Albert Einstein Institution

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Albert Einstein Institution
Albert Einstein Institution.jpg
The AEI on Cottage Street in East Boston.
PurposeTo advancing the study and use of strategic nonviolent action in conflicts throughout the world.
HeadquartersEast Boston, Massachusetts, United States
Executive Director
Jamila Raqib
Key people
Gene Sharp

The Albert Einstein Institution is a non-profit organization that specializes in the study of the methods of nonviolent resistance in conflicts and to explore its policy potential and communicate these findings through print and other media, translations, conferences, consultations, and workshops. The institution's founder and senior scholar, Gene Sharp, is known for his writings on strategic nonviolent struggle.


The institute is named after the physicist Albert Einstein, who was, at least at some points in his life, a pacifist. The institution "is committed to the defense of freedom, democracy, and the reduction of political violence through the use of nonviolent action".[citation needed]

To further this mission, the Institution has supported research projects; actively consulted with resistance and pro-democracy groups from Burma, Thailand, Egypt, Tibet, Serbia, Equatorial Guinea, the Occupied Palestinian Territories, and elsewhere; and worked to publicize the power and potential of nonviolent struggle around the world through educational materials, scholarly writings, workshops, and the media.[citation needed]

The Albert Einstein Institution was founded in 1983 and operates out of a small office in East Boston, Massachusetts.[citation needed]

A feature documentary by Scottish director, Ruaridh Arrow, How to Start a Revolution, about the global influence of the Albert Einstein Institution and Gene Sharp's work was released in September 2011. The film won "Best Documentary" and "The Mass Impact Award" at the Boston Film Festival in September 2011.[10] The European premiere was held at London's Raindance Film Festival on October 2, 2011 where it also won Best Documentary.[11] The film has been described as the unofficial film of the Occupy Wall St movement being shown in Occupy camps in cities all over the world. The film screened to MPs and Lords in the British Houses of Parliament on February 1, 2012.[citation needed]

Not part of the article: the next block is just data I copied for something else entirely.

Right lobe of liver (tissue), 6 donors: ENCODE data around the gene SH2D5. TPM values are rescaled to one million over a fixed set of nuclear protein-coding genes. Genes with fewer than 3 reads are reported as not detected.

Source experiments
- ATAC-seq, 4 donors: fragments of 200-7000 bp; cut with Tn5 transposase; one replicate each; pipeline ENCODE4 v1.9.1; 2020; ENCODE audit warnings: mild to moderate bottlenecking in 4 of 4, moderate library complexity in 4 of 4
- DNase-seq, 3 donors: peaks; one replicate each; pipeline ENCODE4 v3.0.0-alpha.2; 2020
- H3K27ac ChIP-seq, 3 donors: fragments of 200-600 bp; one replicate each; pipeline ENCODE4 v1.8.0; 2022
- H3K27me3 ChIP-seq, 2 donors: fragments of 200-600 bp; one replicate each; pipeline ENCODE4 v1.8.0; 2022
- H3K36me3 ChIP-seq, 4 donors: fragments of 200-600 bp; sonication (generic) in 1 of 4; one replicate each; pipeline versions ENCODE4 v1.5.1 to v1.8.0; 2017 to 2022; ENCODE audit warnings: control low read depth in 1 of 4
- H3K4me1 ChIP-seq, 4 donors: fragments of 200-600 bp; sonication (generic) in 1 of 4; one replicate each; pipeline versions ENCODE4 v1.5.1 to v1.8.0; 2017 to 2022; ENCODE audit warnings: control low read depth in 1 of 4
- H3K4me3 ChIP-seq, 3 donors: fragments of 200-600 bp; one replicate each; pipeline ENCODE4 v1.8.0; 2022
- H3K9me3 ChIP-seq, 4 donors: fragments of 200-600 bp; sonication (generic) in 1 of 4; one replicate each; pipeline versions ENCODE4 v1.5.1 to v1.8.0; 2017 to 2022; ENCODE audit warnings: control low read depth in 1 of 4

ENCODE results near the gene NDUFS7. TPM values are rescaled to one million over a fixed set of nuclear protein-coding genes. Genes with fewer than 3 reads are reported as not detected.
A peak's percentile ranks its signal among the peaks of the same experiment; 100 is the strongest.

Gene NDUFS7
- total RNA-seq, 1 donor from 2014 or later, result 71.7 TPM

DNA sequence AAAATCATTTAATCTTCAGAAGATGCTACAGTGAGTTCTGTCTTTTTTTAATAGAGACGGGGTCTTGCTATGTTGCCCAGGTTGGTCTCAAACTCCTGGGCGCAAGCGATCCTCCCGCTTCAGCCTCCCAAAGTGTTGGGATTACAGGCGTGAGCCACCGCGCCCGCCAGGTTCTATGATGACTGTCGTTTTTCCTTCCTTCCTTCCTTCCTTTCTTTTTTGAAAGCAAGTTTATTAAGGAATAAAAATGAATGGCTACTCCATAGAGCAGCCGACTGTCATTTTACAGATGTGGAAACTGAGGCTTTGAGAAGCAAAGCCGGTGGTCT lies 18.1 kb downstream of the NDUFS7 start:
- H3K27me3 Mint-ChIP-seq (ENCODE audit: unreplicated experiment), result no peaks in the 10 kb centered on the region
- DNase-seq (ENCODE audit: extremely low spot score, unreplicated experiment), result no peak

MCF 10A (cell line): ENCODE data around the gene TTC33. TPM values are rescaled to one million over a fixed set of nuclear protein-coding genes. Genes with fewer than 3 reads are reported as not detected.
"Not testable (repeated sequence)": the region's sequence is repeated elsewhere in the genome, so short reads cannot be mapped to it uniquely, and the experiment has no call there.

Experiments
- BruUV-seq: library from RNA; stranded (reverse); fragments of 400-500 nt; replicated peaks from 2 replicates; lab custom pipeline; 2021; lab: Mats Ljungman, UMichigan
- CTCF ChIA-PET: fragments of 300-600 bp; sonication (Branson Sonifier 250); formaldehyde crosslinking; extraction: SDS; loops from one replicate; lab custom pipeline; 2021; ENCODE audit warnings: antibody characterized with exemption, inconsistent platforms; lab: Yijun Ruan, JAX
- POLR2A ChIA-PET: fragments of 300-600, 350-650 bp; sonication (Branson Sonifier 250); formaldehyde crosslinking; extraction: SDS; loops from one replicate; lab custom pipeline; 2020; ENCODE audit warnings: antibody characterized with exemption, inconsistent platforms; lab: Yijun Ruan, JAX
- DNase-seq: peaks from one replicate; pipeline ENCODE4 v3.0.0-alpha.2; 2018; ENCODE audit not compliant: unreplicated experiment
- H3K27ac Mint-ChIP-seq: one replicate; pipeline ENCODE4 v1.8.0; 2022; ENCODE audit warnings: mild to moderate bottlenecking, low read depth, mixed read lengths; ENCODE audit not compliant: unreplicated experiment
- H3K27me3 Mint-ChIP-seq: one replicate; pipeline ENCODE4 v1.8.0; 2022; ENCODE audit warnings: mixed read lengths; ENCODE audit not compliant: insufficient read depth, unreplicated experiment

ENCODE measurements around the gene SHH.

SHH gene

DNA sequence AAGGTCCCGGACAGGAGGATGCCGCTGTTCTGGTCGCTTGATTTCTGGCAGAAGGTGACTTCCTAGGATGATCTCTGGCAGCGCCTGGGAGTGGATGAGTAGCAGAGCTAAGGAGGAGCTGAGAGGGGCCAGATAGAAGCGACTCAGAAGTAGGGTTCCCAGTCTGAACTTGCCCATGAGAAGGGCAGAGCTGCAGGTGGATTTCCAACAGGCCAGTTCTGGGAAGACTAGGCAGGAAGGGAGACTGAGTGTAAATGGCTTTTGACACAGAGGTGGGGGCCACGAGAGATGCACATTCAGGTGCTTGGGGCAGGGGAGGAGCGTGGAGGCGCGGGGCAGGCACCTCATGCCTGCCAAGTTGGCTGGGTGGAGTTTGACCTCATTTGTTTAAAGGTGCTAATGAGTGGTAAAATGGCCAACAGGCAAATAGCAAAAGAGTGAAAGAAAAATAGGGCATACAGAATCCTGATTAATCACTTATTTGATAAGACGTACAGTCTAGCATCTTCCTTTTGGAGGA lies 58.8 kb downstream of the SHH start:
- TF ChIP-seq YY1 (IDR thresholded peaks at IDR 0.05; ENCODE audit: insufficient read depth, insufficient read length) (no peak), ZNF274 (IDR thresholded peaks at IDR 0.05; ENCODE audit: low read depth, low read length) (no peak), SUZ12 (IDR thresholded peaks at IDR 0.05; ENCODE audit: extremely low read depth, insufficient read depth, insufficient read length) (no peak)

Former Venezuelan president Hugo Chávez accused the Albert Einstein Institution of being behind a "soft coup" attempt in Venezuela.[1] Dr. Sharp[2] and the Albert Einstein Institution have dismissed such accusations.[3] In response to the accusations against the institution, professor Stephen Zunes initiated a petition titled "Open Letter in Support of Gene Sharp and Strategic Nonviolent Action"[4] which expresses support for Dr Sharp and the Albert Einstein Institution. The petition was signed by many prominent left-wing scholars and activists, including Howard Zinn and Noam Chomsky.


  1. ^ "Chávez propone que países del ALBA conformen una "federación de repúblicas"" (in Spanish). El Universal. June 4, 2007. Retrieved June 11, 2007.
  2. ^ Sharp, Gene (June 12, 2007). "Corrections – an open letter from Gene Sharp". Voltaire Network. Archived (PDF) from the original on September 21, 2010. Retrieved October 12, 2010.
  3. ^ The Phoenix > News Features > The dictator slayer
  4. ^ "Open Letter in Support of Gene Sharp and Strategic Nonviolent Action".

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